1. The Over-The-Top Swing
This swing typically results in a pull slice and lessens power because the upper body is leading the downswing instead of the lower body. Instead of pulling the club farther to the inside of your backswing to compensate, take the club back in a straighter line away from the ball so the club doesn’t get too far behind you during your back swing. This puts you in a better position at the top of your backswing, and you’ll be able to allow your arms to drop into a better position to move your hips laterally in the downswing before they begin to turn. Be sure your lower body is moving first to start your downswing.
2. Releasing your hands too early.
If you release your hands too early in your downswing, you lose power. When your arms are extended in line with the club when your hands are still a foot behind the club, you’re going to hit the ball only with the power from your arms instead of letting the club whip through when your hands are released properly. While your hands are almost even with the ball in your downswing, your club should lag behind. Focus on moving your lower body to start your downswing, as above. Then, keep your wrist cocked slightly longer in your downswing.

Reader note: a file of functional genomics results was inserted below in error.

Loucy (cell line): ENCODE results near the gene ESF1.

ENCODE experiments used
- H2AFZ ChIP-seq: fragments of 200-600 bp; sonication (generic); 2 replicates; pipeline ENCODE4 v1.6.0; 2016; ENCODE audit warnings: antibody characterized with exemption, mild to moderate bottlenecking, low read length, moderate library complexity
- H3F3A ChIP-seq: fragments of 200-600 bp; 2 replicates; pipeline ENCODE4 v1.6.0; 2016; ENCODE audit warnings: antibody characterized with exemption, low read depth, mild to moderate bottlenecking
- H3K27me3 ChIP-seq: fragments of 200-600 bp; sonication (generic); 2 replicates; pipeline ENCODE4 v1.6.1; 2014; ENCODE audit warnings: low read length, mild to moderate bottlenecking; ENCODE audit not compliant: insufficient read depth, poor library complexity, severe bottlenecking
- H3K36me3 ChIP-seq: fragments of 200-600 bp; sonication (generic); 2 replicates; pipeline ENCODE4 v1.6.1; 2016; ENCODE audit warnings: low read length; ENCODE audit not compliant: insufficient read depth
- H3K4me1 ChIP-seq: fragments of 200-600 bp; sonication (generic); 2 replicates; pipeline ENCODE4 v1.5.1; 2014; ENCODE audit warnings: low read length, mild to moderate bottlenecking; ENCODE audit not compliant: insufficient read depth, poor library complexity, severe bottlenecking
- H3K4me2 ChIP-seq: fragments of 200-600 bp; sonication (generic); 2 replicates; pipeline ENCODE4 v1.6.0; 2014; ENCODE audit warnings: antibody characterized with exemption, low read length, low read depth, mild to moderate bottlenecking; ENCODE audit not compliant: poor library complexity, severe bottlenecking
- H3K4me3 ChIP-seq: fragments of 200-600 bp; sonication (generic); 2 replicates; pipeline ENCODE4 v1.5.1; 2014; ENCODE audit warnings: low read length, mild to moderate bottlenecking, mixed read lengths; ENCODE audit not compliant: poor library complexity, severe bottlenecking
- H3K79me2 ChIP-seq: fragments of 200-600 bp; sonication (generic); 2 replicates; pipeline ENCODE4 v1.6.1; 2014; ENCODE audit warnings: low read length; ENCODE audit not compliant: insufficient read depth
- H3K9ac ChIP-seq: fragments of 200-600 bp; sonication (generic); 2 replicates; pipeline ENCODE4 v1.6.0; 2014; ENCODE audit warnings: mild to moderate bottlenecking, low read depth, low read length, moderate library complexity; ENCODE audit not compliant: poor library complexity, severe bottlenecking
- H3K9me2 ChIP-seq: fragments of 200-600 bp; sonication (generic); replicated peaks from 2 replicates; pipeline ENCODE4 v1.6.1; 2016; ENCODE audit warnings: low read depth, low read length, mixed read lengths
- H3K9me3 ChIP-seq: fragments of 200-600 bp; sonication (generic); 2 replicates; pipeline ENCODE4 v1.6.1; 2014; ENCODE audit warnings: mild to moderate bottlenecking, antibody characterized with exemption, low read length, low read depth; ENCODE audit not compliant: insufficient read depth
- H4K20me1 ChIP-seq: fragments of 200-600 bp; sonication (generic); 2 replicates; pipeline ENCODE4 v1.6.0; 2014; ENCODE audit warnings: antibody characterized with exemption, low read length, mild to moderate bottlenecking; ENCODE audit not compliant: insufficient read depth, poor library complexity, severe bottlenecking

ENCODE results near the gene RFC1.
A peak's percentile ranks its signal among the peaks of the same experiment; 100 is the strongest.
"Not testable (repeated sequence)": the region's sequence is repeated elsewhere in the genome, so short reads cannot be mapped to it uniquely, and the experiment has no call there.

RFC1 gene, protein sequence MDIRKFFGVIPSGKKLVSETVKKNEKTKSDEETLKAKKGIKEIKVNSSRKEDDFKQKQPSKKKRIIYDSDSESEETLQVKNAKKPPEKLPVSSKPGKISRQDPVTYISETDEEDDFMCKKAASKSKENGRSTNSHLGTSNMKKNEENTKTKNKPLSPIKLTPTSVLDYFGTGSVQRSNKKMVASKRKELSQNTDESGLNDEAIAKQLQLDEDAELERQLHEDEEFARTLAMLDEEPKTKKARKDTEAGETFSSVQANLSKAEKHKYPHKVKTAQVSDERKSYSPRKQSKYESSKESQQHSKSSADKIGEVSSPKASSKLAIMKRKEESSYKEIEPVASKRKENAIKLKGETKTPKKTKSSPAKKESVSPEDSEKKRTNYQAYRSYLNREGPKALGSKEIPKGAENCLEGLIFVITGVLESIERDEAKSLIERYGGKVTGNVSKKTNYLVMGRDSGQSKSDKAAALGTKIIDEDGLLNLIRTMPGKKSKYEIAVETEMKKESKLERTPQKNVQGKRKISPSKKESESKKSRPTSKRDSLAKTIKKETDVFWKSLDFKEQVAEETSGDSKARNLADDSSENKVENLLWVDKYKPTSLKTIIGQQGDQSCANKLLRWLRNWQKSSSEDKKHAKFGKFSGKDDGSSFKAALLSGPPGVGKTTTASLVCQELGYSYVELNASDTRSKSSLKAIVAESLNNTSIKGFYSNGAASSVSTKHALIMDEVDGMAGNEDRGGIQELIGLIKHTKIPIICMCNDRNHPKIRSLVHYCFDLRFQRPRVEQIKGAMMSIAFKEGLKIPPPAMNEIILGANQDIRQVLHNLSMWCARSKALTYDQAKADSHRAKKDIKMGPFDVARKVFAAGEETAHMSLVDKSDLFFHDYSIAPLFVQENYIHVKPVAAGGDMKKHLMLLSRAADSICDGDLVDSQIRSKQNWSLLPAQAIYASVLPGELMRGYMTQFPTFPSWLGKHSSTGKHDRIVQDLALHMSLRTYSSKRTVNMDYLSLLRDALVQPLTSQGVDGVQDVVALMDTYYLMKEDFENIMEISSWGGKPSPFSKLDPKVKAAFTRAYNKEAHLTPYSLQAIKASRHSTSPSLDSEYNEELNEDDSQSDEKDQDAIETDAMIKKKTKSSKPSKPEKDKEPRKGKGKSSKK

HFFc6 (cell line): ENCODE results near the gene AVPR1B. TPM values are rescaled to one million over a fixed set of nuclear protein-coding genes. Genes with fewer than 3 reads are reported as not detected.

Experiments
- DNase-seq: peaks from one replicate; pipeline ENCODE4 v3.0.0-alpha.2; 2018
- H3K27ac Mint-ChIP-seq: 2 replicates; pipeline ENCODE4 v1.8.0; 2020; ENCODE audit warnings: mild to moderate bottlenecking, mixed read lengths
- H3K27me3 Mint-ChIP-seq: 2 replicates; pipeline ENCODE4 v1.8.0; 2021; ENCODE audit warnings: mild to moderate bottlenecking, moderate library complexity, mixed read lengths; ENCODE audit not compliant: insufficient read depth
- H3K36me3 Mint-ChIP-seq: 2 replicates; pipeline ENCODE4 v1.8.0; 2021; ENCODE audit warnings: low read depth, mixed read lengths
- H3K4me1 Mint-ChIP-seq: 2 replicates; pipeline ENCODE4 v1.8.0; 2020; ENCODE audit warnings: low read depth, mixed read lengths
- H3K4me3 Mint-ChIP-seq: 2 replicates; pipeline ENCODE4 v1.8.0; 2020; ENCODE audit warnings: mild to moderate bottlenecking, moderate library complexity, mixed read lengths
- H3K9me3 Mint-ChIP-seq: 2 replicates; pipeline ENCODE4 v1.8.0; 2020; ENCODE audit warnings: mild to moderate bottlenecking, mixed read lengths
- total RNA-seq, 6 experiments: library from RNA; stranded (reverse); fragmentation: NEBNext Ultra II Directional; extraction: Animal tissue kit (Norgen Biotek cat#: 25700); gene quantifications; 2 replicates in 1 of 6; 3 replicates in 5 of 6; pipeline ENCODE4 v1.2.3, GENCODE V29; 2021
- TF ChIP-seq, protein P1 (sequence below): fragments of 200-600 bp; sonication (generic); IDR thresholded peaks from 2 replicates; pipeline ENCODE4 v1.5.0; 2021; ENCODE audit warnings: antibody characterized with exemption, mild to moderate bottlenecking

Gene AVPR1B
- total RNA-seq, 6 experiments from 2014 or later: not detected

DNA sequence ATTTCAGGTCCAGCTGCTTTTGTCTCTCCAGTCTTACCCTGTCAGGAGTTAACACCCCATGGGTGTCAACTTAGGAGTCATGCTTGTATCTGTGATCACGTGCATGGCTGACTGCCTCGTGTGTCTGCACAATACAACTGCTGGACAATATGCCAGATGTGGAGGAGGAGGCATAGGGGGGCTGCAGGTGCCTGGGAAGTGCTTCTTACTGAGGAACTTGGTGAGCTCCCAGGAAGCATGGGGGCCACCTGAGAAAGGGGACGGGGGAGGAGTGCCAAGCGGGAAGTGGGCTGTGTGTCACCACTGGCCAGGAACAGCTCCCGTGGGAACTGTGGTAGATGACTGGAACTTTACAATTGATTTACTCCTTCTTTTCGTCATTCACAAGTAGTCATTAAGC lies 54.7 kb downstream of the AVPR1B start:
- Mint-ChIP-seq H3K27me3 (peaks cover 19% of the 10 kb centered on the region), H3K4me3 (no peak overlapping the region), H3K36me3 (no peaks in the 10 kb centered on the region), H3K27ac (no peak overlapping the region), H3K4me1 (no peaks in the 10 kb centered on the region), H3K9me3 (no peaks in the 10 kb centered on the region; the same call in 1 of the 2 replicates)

3. The Reverse Pivot
This happens when you don’t shift your weight to your back foot during your downswing. It’s usually cause when you tilt your hips instead of turning them. This reduces your ability to shift your weight from back to front properly, reducing your swing speed. Turn your shoulders and hips so the center of your chest is over your back foot. Bend your back knee, but make sure it’s not bent outside your back foot. As a right-handed player, you should feel your body weight all along your right side.
Swing changes don’t happen overnight, so don’t get discouraged if it take a while to correct these mistakes. As you improve, you’ll notice an increase in the solidity of your shots as well as your distance.